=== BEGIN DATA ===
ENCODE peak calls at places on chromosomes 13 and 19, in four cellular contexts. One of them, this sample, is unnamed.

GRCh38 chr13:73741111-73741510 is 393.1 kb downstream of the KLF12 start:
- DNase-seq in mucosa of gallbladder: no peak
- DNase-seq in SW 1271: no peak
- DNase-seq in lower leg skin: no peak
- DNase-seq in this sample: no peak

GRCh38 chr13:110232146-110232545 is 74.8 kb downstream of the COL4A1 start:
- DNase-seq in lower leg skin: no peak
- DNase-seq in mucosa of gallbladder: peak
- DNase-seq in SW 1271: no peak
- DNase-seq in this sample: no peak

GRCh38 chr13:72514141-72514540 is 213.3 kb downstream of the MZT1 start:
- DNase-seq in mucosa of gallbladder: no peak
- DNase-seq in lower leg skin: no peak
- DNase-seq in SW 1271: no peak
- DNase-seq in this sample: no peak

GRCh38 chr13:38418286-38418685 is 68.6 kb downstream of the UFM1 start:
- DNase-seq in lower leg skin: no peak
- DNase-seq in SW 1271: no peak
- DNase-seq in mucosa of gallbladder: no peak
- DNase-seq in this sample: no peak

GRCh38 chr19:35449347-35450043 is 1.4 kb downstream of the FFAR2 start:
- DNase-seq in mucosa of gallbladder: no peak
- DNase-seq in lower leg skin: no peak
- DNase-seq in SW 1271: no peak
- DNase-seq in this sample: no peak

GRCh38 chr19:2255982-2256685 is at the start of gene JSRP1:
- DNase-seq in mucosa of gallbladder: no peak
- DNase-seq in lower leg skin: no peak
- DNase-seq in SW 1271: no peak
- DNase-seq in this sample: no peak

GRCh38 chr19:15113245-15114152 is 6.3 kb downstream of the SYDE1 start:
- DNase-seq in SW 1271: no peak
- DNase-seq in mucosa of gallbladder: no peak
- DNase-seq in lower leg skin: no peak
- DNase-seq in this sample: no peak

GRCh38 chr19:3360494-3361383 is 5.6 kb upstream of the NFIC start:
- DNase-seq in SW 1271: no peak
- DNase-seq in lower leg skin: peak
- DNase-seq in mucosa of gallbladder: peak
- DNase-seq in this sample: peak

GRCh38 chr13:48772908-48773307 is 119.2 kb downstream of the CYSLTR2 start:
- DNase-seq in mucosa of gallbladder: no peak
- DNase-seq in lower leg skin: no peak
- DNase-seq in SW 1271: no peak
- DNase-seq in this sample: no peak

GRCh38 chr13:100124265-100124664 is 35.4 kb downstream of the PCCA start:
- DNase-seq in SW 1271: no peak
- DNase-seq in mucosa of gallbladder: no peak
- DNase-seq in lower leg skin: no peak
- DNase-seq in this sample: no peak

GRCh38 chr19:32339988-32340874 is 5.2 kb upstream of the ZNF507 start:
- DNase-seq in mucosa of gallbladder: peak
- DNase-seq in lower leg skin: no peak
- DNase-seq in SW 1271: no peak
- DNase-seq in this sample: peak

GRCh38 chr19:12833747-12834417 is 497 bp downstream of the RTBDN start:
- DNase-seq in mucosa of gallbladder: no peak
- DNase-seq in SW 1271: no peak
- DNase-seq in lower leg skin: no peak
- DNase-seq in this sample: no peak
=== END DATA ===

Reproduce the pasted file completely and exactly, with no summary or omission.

ENCODE peak calls at places on chromosomes 13 and 19, in four cellular contexts. One of them, this sample, is unnamed.

GRCh38 chr13:73741111-73741510 is 393.1 kb downstream of the KLF12 start:
- DNase-seq in mucosa of gallbladder: no peak
- DNase-seq in SW 1271: no peak
- DNase-seq in lower leg skin: no peak
- DNase-seq in this sample: no peak

GRCh38 chr13:110232146-110232545 is 74.8 kb downstream of the COL4A1 start:
- DNase-seq in lower leg skin: no peak
- DNase-seq in mucosa of gallbladder: peak
- DNase-seq in SW 1271: no peak
- DNase-seq in this sample: no peak

GRCh38 chr13:72514141-72514540 is 213.3 kb downstream of the MZT1 start:
- DNase-seq in mucosa of gallbladder: no peak
- DNase-seq in lower leg skin: no peak
- DNase-seq in SW 1271: no peak
- DNase-seq in this sample: no peak

GRCh38 chr13:38418286-38418685 is 68.6 kb downstream of the UFM1 start:
- DNase-seq in lower leg skin: no peak
- DNase-seq in SW 1271: no peak
- DNase-seq in mucosa of gallbladder: no peak
- DNase-seq in this sample: no peak

GRCh38 chr19:35449347-35450043 is 1.4 kb downstream of the FFAR2 start:
- DNase-seq in mucosa of gallbladder: no peak
- DNase-seq in lower leg skin: no peak
- DNase-seq in SW 1271: no peak
- DNase-seq in this sample: no peak

GRCh38 chr19:2255982-2256685 is at the start of gene JSRP1:
- DNase-seq in mucosa of gallbladder: no peak
- DNase-seq in lower leg skin: no peak
- DNase-seq in SW 1271: no peak
- DNase-seq in this sample: no peak

GRCh38 chr19:15113245-15114152 is 6.3 kb downstream of the SYDE1 start:
- DNase-seq in SW 1271: no peak
- DNase-seq in mucosa of gallbladder: no peak
- DNase-seq in lower leg skin: no peak
- DNase-seq in this sample: no peak

GRCh38 chr19:3360494-3361383 is 5.6 kb upstream of the NFIC start:
- DNase-seq in SW 1271: no peak
- DNase-seq in lower leg skin: peak
- DNase-seq in mucosa of gallbladder: peak
- DNase-seq in this sample: peak

GRCh38 chr13:48772908-48773307 is 119.2 kb downstream of the CYSLTR2 start:
- DNase-seq in mucosa of gallbladder: no peak
- DNase-seq in lower leg skin: no peak
- DNase-seq in SW 1271: no peak
- DNase-seq in this sample: no peak

GRCh38 chr13:100124265-100124664 is 35.4 kb downstream of the PCCA start:
- DNase-seq in SW 1271: no peak
- DNase-seq in mucosa of gallbladder: no peak
- DNase-seq in lower leg skin: no peak
- DNase-seq in this sample: no peak

GRCh38 chr19:32339988-32340874 is 5.2 kb upstream of the ZNF507 start:
- DNase-seq in mucosa of gallbladder: peak
- DNase-seq in lower leg skin: no peak
- DNase-seq in SW 1271: no peak
- DNase-seq in this sample: peak

GRCh38 chr19:12833747-12834417 is 497 bp downstream of the RTBDN start:
- DNase-seq in mucosa of gallbladder: no peak
- DNase-seq in SW 1271: no peak
- DNase-seq in lower leg skin: no peak
- DNase-seq in this sample: no peak